Conference Report: 30th Biennial Meeting of the Conference on Faith and History
Contemporary Church History Quarterly
Volume 22, Number 4 (December 2016)
Conference Report: 30th Biennial Meeting of the Conference on Faith and History, Regent University, Virginia Beach, VA, October 20-22, 2016
By Kyle Jantzen, Ambrose University
Under the title of “Marching to Zion: Judaism, Evangelicals, and Anti-Semitism,” three scholars from the Conference on Faith and History examined the relationship between American Protestant Christians, Judaism, and Antisemitism during the tumultuous twentieth century.
Daniel Hummel, Postdoctoral Fellow at the Harvard Kennedy School, presented “Rethinking Covenant, Land, and Mission: Jewish-Evangelical Dialogue after Oslo.” In it he recounted the history of Jewish-evangelical dialogue in the United States, which was first officially begun in 1969 with a highly publicized meeting between Billy Graham and the American Jewish leaders at the headquarters of the American Jewish Committee in New York City. While interreligious dialogue and politics do not always go hand-in-hand, they are inextricable in the case of Jewish-evangelical dialogue. Since the late 1960s, it has expanded into one of the most active fronts of Jewish-Christian dialogue, while at the same time American evangelical support for Israel was politicized in the Christian Zionist movement. Hummel argued that Jewish-evangelical dialogue has supplied evangelicals over the past 45 years with new ways of thinking about theological concepts of covenant, land, and mission. Through a combination of changing evangelical theology, exposure to strands of modern Jewish theology, and the very act of interreligious dialogue, new conceptualizations of covenant, land, and mission have helped legitimate Christian Zionism. In political terms, the dialogue has rationalized the Christian Zionist focus on a blessing theology rooted in Genesis 12:3. This theology argues that the Jewish people remain in covenant with God. by which the Jewish people are irrevocably granted the Land of Israel (as demarcated in the Bible), while the mission of Christians is to bear witness to this arrangement by de-prioritizing evangelism and strengthening the covenant through support for the state of Israel.
Timothy D. Padgett, who just defended his PhD from Trinity International University, gave a paper entitled “Diverse Discourse on Zion: American Evangelical Public Discussions of Zionism and the State of Israel, 1937-1973.” In it, he traced the evolution of what he argued were diverse evangelical perspectives on Zionism and the State of Israel in evangelical periodicals. Some periodicals, like Arno C. Gaebelin’s dispensationalist Our Hope, were eschatologically minded but ambivalent about Zionism and (later) the Israeli government. In contrast, the editor and writers at Christian Herald (including the pseudonymous reporter Gabriel Courier) were strongly pro-Israel but wholly uninterested in eschatology. The Reformed magazine, Southern Presbyterian Journal, though often published weekly, had precious little to say about Zionism or Israel. Most stereotypically, perhaps, the Moody Monthly was both uniformly pro-Israeli and motivated by eschatological theology. Next, the dispensationalist Presbyterian magazine Eternity combined ardent support for and harsh criticism of Israel. Finally, Christianity Today and its editor Carl Henry were quite positive about the Jewish state, but gave little expression to any theology of the end times. Overall, American evangelicals were generally pro-Israeli, though this did not seem to correlate with their level of interest in eschatological theology.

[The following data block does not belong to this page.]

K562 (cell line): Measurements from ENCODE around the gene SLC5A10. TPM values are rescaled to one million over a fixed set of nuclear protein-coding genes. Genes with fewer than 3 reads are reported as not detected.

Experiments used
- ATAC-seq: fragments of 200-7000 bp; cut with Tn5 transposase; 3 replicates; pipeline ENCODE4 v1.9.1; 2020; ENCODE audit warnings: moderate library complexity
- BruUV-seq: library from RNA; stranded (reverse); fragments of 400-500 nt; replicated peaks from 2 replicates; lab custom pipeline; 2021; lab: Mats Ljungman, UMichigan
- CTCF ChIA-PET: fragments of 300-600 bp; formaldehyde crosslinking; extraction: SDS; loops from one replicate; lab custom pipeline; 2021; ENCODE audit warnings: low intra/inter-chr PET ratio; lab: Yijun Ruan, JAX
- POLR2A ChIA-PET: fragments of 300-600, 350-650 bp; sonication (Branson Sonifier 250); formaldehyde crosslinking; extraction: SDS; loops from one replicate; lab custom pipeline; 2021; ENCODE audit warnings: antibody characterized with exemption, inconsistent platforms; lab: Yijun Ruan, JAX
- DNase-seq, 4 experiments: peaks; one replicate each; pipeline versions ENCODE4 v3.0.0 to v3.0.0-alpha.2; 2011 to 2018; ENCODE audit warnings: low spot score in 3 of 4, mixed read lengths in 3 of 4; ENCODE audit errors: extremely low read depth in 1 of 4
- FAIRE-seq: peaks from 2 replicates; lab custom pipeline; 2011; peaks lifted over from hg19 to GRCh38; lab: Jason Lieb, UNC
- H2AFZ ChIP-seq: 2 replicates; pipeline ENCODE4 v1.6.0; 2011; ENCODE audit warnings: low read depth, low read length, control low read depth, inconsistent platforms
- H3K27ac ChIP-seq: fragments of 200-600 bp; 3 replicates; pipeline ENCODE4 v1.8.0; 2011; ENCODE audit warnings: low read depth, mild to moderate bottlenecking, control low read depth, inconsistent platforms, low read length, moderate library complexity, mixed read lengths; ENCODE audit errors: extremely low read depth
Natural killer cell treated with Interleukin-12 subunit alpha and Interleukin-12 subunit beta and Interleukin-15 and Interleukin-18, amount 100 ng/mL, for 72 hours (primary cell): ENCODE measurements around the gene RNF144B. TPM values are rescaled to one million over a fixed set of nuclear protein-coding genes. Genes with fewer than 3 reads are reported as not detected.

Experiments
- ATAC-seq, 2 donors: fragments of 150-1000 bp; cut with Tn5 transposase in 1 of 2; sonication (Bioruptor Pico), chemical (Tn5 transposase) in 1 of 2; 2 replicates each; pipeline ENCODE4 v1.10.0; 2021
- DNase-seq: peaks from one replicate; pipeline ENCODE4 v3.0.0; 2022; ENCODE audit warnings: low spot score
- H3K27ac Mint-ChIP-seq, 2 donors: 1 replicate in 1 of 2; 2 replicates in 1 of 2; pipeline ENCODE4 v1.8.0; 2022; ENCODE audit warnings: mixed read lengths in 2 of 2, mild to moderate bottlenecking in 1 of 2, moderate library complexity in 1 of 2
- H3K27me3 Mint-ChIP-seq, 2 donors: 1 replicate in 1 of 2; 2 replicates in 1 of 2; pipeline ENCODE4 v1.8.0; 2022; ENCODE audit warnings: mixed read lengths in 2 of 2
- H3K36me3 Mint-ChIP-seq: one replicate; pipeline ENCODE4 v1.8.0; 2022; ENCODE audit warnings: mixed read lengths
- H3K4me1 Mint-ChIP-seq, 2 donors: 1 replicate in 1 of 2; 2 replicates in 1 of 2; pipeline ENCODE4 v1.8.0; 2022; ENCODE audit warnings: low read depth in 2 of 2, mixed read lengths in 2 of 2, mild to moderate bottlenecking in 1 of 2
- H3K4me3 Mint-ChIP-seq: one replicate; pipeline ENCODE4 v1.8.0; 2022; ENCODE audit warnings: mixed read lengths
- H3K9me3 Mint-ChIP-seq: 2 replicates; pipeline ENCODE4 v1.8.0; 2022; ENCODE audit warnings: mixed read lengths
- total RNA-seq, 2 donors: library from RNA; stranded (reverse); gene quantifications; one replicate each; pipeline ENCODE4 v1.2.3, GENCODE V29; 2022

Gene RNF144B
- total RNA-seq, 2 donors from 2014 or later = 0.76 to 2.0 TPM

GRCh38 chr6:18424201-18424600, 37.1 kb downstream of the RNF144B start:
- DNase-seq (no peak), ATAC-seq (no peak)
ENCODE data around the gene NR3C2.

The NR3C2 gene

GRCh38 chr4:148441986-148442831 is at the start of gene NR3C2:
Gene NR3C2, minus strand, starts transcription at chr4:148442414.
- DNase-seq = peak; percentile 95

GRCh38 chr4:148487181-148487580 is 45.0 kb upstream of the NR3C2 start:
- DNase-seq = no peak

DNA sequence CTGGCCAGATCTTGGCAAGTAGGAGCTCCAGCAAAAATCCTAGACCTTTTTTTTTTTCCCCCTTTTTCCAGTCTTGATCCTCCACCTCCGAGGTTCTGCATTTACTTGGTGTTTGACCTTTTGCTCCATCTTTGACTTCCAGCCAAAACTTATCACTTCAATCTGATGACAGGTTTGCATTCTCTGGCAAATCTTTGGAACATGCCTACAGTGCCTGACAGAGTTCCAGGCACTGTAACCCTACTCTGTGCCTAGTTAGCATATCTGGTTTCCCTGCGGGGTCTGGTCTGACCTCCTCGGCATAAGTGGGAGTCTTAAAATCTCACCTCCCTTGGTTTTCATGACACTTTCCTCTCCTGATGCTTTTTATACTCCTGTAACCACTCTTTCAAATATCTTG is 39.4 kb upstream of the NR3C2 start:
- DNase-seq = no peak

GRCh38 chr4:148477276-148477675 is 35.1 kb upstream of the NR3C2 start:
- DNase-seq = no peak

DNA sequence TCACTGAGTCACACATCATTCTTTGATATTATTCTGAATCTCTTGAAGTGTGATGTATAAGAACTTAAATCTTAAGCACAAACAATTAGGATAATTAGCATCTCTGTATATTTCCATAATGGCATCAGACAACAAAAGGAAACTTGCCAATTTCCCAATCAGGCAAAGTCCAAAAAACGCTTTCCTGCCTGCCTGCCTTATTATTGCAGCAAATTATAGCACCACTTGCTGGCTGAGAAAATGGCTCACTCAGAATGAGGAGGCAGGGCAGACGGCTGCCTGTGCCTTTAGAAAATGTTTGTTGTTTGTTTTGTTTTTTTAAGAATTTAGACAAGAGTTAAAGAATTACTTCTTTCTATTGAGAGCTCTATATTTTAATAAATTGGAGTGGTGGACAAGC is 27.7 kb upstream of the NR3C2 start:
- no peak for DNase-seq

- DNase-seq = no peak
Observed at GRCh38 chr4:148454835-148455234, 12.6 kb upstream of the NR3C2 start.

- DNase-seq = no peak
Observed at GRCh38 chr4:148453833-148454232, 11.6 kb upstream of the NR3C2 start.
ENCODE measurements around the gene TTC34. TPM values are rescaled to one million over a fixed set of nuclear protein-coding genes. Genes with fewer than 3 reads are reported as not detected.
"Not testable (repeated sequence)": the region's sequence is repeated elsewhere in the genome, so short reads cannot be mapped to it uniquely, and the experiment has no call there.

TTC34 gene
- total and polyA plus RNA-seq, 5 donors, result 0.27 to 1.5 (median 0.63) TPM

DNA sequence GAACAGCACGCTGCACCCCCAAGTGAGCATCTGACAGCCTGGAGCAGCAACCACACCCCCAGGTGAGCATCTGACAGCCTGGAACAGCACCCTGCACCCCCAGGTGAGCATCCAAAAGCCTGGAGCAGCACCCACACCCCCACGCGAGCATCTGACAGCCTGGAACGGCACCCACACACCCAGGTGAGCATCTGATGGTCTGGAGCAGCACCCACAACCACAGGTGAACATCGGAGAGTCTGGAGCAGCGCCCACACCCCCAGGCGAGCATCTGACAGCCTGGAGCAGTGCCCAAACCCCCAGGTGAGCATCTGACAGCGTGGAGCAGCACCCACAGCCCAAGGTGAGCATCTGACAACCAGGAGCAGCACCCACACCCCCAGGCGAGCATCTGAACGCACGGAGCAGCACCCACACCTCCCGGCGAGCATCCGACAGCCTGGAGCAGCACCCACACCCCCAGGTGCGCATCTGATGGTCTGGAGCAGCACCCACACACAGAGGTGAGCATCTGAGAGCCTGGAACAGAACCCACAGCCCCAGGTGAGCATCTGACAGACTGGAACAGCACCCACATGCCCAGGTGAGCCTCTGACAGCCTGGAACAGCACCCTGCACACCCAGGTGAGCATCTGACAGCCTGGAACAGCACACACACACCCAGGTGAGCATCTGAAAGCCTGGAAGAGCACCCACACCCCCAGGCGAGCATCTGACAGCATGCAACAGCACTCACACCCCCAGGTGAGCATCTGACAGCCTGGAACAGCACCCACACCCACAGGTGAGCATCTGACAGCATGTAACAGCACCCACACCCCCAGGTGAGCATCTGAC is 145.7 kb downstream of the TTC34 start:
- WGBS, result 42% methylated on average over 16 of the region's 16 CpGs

Kyle Jantzen of Ambrose University rounded out the panel, with “German Racism, American Antisemitism, and Christian Duty: U.S. Protestant Responses to the Jewish Refugee Crisis of 1938.” In it, he assessed the rhetoric employed by liberal Protestant writers and editors in Advance (Congregational), Christendom (unaffiliated), and The Churchman (Episcopalian) in responding to National Socialism, US antisemitism, the German Church Struggle, and the Jewish refugee crisis of 1938. Without doubt, these members of the Protestant church press–many of them church leaders–understood it to be their Christian duty to respond to a profound sense of crisis. Democracy, civilization, Christianity, and all religion were under attack from the forces of war, totalitarianism, racism, and paganism. These writers and editors named the evils of war and totalitarianism, in particular the threat that Hitler and Nazi Germany posed to the civilized world. They also fought against antisemitism and tried to aid Jews, though not without reviving centuries-old anti-Jewish prejudices from time to time, and also not without reframing the persecution of Jews and the Jewish refugee crisis as the persecution of Christians and Jews and the Christian and Jewish refugee crisis. In the end, the plight of the Jews was not uppermost in their minds. Most important to these liberal Protestant spokesmen was the reaffirmation that Christianity was the only force that could ultimately save their civilization, preserve democracy, and protect the world from self-destruction.